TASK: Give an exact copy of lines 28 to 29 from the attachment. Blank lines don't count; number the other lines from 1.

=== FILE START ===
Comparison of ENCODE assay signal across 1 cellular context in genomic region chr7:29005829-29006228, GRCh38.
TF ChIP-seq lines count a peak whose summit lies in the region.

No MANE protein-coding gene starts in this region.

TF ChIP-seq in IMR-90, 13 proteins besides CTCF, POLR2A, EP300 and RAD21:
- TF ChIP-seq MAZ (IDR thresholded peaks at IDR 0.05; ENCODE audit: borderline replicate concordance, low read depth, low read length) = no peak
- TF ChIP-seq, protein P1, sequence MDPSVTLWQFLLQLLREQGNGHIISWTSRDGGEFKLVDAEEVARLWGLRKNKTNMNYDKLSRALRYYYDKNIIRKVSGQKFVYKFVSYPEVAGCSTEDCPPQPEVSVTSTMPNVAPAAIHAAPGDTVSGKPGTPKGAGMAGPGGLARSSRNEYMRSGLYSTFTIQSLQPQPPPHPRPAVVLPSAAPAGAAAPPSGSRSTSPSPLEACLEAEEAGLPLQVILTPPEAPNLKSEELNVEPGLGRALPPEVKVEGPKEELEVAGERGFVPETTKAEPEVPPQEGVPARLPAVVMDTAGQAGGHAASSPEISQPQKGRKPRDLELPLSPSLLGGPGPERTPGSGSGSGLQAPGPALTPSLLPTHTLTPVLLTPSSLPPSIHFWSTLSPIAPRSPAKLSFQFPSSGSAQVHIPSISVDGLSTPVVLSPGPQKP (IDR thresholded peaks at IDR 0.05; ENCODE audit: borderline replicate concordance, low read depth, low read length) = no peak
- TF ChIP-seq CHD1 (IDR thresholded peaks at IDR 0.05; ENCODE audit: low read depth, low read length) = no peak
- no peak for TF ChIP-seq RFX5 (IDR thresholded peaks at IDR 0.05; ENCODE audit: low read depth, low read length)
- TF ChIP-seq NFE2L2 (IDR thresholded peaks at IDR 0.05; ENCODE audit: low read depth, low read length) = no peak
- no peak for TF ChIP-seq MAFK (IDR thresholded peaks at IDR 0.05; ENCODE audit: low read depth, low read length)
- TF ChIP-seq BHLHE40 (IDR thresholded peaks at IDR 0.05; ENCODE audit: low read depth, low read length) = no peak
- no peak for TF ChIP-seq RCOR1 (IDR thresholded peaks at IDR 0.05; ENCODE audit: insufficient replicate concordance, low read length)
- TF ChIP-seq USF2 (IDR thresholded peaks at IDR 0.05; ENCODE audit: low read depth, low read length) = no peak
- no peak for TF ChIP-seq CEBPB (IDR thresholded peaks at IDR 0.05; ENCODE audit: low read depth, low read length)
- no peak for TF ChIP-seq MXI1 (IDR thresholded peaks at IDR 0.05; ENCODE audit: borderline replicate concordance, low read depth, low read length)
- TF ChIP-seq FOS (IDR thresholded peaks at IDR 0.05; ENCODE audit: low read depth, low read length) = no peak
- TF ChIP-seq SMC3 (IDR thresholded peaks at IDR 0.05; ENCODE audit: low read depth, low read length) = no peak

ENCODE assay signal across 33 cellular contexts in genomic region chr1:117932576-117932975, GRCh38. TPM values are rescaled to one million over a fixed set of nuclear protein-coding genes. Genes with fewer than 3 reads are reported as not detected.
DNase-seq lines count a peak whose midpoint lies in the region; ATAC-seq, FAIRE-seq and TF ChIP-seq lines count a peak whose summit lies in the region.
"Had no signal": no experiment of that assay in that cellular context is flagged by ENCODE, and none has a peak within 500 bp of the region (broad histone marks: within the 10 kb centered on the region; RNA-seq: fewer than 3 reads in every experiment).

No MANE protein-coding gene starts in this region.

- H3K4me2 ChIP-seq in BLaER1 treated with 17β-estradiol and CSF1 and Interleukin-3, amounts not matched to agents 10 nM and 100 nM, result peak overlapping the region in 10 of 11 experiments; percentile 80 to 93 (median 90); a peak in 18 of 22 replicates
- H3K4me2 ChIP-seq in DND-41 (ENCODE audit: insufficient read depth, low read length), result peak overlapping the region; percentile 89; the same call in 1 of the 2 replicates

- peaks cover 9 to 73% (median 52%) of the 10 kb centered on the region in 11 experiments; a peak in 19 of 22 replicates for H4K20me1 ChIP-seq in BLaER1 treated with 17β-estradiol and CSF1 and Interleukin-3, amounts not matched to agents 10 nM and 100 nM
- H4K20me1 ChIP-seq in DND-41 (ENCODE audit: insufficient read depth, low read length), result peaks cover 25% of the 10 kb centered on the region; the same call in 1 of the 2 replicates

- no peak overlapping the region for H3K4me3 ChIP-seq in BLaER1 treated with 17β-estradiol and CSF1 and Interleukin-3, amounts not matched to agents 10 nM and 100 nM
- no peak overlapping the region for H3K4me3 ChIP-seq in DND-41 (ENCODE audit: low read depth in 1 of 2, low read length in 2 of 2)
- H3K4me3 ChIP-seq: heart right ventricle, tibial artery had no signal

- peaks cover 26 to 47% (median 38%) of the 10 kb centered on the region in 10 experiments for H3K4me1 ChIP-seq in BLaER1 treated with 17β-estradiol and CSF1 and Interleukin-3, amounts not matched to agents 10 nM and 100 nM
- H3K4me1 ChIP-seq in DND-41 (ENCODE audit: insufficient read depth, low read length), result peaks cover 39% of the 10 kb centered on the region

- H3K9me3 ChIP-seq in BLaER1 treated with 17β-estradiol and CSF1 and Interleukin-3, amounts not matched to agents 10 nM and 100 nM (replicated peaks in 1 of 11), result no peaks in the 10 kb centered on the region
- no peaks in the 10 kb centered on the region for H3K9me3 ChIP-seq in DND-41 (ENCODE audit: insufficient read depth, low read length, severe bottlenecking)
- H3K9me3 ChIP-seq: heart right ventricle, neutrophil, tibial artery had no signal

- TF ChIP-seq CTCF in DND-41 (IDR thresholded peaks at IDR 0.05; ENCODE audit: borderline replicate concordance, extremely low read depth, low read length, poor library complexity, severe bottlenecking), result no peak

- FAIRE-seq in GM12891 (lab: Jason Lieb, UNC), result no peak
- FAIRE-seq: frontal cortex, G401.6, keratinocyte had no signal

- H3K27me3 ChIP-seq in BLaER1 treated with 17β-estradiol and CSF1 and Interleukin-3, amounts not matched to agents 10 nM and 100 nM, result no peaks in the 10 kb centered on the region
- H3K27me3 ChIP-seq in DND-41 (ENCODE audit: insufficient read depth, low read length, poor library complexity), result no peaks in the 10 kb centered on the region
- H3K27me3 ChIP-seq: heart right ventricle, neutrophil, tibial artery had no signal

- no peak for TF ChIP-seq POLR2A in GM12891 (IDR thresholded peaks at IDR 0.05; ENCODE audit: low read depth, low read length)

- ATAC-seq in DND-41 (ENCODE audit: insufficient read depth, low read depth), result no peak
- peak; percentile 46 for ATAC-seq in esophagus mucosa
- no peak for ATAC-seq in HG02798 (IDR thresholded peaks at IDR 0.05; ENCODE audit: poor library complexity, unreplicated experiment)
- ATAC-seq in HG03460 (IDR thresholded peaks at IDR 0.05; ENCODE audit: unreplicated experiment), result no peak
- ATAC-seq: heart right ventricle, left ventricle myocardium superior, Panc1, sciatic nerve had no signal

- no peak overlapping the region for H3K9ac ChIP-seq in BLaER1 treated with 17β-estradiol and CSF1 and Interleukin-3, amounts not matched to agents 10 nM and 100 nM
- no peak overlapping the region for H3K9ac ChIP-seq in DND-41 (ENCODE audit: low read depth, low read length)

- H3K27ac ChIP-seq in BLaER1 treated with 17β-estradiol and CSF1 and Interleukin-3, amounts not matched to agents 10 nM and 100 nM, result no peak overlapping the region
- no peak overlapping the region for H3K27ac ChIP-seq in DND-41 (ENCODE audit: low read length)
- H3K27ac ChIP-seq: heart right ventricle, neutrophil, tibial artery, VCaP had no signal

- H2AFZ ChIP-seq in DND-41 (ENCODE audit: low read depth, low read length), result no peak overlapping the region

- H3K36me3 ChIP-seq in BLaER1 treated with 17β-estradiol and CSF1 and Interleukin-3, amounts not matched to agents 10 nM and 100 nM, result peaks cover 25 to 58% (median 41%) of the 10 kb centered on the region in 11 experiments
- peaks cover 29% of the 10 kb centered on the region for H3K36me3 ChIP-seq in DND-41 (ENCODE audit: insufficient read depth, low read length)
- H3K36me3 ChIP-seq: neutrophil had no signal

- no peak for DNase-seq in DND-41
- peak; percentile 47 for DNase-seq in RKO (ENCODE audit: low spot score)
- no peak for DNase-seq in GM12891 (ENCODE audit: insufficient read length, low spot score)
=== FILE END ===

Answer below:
- H3K4me3 ChIP-seq: heart right ventricle, tibial artery had no signal

- peaks cover 26 to 47% (median 38%) of the 10 kb centered on the region in 10 experiments for H3K4me1 ChIP-seq in BLaER1 treated with 17β-estradiol and CSF1 and Interleukin-3, amounts not matched to agents 10 nM and 100 nM